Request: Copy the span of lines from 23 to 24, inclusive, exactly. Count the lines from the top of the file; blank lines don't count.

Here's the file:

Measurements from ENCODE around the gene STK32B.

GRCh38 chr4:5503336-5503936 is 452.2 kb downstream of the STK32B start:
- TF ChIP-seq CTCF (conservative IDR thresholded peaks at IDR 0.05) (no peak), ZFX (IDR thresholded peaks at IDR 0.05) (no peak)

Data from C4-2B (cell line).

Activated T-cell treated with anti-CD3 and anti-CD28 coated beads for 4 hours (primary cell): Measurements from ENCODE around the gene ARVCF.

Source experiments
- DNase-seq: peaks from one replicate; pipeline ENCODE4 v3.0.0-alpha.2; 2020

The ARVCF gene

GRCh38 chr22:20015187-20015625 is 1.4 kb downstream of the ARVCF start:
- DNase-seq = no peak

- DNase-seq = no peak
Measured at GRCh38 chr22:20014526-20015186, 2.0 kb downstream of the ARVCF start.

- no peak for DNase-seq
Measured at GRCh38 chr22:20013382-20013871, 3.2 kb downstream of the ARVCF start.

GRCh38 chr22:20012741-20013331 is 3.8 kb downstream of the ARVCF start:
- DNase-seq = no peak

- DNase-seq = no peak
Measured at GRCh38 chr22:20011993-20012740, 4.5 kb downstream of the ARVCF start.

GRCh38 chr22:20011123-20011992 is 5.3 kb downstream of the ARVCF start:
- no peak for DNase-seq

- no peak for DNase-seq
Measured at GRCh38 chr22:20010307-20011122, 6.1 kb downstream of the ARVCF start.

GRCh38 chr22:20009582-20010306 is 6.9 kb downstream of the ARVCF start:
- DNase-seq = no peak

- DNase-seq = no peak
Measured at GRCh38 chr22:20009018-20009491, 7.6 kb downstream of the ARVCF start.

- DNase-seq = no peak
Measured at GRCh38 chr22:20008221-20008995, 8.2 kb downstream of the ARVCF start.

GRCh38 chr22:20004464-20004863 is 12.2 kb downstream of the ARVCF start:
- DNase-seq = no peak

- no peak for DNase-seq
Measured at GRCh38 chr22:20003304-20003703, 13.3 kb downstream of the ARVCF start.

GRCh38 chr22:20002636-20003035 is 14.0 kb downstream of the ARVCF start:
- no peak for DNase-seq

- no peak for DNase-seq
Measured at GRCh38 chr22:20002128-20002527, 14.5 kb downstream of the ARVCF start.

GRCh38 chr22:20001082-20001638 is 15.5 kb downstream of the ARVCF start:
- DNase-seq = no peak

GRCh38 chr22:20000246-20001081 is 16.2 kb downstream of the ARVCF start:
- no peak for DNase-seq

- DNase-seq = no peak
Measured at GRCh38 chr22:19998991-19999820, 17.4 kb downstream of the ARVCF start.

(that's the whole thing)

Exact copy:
GRCh38 chr22:20009582-20010306 is 6.9 kb downstream of the ARVCF start:
- DNase-seq = no peak